United States v. Sanchez

Summarized by:

  • Court: 9th Circuit Court of Appeals Archives
  • Area(s) of Law: Criminal Procedure
  • Date Filed: 11-01-2011
  • Case #: 10-50192
  • Judge(s)/Court Below: Circuit Judge Pregerson for the Court; Circuit Judges Berzon and Fisher.
  • Full Text Opinion

A closing argument which asks the jury to consider the social ramifications of a nonguilty verdict may create an overly prejudicial effect and result in reversal, if there are not proper steps taken to mitigate the effect.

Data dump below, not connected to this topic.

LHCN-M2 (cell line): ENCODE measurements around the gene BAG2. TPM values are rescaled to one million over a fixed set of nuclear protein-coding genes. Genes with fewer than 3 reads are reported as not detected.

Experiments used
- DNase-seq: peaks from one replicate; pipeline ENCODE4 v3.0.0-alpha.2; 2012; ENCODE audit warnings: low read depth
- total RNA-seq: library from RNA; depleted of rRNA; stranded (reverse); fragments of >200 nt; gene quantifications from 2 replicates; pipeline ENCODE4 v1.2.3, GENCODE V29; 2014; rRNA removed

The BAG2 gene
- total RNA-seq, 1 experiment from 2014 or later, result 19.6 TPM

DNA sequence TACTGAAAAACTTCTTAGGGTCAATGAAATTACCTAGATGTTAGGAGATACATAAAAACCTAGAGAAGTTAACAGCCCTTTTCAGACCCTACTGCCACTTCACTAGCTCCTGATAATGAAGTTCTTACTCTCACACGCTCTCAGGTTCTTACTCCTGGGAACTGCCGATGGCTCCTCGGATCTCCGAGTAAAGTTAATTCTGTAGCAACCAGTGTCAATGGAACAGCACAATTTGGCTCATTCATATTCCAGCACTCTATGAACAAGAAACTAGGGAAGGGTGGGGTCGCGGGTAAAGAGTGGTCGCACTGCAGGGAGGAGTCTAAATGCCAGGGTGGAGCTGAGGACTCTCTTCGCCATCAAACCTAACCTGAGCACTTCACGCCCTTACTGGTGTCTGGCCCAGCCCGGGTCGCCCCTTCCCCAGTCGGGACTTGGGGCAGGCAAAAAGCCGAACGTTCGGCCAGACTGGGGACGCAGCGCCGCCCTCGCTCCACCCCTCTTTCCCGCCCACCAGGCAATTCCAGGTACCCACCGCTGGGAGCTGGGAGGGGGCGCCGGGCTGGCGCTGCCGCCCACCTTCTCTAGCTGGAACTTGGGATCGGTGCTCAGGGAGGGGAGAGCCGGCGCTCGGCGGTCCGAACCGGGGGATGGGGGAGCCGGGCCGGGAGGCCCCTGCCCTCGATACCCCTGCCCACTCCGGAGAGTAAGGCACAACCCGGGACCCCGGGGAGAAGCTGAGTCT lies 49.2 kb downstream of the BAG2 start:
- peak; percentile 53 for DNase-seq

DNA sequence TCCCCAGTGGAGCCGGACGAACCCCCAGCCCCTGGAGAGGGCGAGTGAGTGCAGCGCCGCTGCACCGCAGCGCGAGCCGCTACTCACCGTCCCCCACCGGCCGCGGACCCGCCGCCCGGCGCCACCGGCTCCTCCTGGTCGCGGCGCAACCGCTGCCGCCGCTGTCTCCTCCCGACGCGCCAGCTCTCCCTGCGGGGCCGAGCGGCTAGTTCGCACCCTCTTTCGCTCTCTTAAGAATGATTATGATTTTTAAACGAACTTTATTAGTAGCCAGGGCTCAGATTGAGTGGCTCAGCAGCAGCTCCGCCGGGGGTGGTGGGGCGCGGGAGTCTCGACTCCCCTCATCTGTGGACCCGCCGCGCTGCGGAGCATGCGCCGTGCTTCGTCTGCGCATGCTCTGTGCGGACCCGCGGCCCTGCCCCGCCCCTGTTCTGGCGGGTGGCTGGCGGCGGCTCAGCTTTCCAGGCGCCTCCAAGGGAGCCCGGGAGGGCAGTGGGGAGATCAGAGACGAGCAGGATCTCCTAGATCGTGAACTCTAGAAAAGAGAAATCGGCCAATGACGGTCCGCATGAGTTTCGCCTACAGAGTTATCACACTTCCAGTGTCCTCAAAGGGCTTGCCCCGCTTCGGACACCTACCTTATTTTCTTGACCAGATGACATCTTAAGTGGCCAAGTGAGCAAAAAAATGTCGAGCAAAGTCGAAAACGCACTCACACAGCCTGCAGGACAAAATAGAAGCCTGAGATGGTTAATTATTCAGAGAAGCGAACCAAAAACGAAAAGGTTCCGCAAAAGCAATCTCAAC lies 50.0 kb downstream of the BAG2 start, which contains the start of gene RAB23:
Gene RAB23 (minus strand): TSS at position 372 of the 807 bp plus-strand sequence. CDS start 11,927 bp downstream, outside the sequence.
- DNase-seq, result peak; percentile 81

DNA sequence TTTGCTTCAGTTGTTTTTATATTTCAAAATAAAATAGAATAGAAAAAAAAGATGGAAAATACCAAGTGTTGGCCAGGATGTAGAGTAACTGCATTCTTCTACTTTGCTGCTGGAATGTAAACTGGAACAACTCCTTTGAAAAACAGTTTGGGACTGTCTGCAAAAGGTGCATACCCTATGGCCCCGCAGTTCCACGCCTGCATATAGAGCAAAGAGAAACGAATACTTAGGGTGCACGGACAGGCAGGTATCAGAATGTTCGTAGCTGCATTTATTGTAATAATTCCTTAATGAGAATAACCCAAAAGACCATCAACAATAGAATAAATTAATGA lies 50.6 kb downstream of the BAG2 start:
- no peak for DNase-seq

Sanchez was convicted of importation of cocaine and possession of cocaine with intent to distribute. Sanchez was caught trying to enter the US from Mexico in a car he knew to contain drugs. He argued that he was forced to transport the drugs or drug cartels would harm his family. His appeal is based on the argument that statements made by the prosecutor during closing arguments rendered the trial unfair. Specifically, in rebuttal, the prosecutor made a comment about sending a hypothetical memo instructing drug traffickers to claim that their families were threatened because then they would get away with it. There was no objection to this comment at the time it was made, thus, the Court will review for plain error. In order to reverse, the Court must find that the statement was both improper and substantially prejudiced the trial. The Court notes that even if these two prongs are met, the Court should only correct egregious errors. The Court found that the comment was improper because it urged the jury to make a decision for reasons other than the guilt or innocence of Sanchez. The comment was a claim about the potential ramification of finding for the defendant. This is improper because it appeals to the passions and fears of the jury. The Court also concludes that the comment was prejudicial because the district court did not offer curative instructions sufficient to mitigate the effect on the jury. There was no objection at the time, the comment came in the rebuttal right before the jury went to deliberate, and the instruction to the jury resulted in a prejudicial effect and an unfair trial for the defendant. REVERSED and REMANDED.

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